Revision as of 12:15, 24 November 2015 by Michael Leuschel (talk | contribs)

This puzzle is apparently an Interview question at Apple. Quoting from [1] we have the following information:

- (1) There are three boxes, one contains only apples, one contains only oranges, and one contains both apples and oranges.
- (2) The boxes have been incorrectly labeled such that no label identifies the actual contents of the box it labels.
- (3) Opening just one box, and without looking in the box, you take out one piece of fruit.
- (4) By looking at the fruit, how can you immediately label all of the boxes correctly?

Here is one encoding of this puzzle in B:

MACHINE ApplesOranges SETS Fruit={apple,orange}; // possible content for the boxes Label={A,O,Both} // labels for the boxes CONSTANTS a,o,b, // a,o,b are the three boxes Take, // which box should we open (the label of that box) DecisionFunction // given the fruit we pick from Take: what are the contents of the boxes labeled A,O,Both PROPERTIES a = {apple} & o={orange} & b={apple,orange} // (1) & Take : Label //3 & DecisionFunction : Fruit --> (Label >->> {a,o,b}) & //4 !label. ( // the decision function has to work for all allowed labelings ( label : {a,o,b} >->> Label & label(a) /= A & label(o) /= O & label(b) /= Both // (2) ) => !f.(f: label~(Take) => DecisionFunction(f)=label~ // the function should tell us what is behind label A,O,Both ) ) END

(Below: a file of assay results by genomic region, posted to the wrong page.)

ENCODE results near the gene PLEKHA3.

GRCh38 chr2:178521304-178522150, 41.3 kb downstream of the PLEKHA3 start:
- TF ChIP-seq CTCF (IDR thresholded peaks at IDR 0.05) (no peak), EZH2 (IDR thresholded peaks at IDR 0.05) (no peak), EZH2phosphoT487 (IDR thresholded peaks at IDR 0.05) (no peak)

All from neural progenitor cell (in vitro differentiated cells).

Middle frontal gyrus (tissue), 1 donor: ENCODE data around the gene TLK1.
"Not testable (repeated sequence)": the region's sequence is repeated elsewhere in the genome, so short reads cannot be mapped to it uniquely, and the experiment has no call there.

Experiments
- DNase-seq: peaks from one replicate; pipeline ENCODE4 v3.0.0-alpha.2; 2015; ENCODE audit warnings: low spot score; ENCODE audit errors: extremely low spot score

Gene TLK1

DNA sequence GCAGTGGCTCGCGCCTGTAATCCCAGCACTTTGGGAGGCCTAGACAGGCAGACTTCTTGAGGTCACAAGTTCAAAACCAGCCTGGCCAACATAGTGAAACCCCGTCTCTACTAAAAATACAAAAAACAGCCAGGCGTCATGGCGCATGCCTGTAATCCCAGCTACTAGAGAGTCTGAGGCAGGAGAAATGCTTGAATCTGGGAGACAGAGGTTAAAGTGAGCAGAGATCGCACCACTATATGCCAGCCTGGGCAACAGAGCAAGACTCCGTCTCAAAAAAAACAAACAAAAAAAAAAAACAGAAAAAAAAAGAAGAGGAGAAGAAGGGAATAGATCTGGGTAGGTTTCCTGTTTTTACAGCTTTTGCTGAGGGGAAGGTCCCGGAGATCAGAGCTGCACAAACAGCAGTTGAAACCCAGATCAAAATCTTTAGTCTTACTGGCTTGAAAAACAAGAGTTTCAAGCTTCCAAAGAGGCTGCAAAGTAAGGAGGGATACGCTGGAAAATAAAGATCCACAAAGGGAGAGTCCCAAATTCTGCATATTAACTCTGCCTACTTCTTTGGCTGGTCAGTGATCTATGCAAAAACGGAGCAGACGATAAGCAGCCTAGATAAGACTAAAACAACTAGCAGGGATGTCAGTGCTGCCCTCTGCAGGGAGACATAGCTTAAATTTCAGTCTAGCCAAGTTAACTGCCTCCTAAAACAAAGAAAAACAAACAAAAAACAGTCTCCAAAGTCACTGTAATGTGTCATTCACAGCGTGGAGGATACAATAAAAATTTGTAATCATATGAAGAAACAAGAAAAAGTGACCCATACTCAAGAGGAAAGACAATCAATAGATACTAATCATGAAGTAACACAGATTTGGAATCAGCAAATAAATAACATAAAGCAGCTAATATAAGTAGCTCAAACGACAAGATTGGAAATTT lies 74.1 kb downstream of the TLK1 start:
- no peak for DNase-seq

We have abstracted the box of apples `a` by the set containing `apple`. Ditto for `o` and `b`, which are abstracted by `{orange}` and `{apple,orange}` respectively.

Note: you need a recent version of ProB 1.5.1-beta3 or newer to load the above model with its one-line comments. If you have an older version of ProB, simply use the normal comments `/* ... */`.

Loading this model with ProB gives you just one solution (after less than 10 ms):

As we can see, the only solution is to open the box labelled with "Both". We can inspect the decision function by using the B REPL (e.g., double click on the State Properties pane to open it):

>>>> DecisionFunction(apple) {(A|->{orange}),(O|->{apple,orange}),(Both|->{apple})} >>>> DecisionFunction(orange) {(A|->{apple,orange}),(O|->{apple}),(Both|->{orange})}

In other words, when we pick an apple out of the box labelled with "Both", then it contains only apples and the box labelled "O"ranges contains both apples and oranges. The box labelled "A"pples contains just oranges. Similarly, if we pick up an orange out of the box labelled with "Both", then it contains only oranges and the box labelled with "A"pples contains contains both apples and oranges. The box labelled "O"ranges contains just apples.

Note: you can inspect values or expressions in a tabular form, using the command "Expression as Table..." in the Visualize->Formulas menu. If you enter "DecisionFunction" as expression you will see the following tabular representation: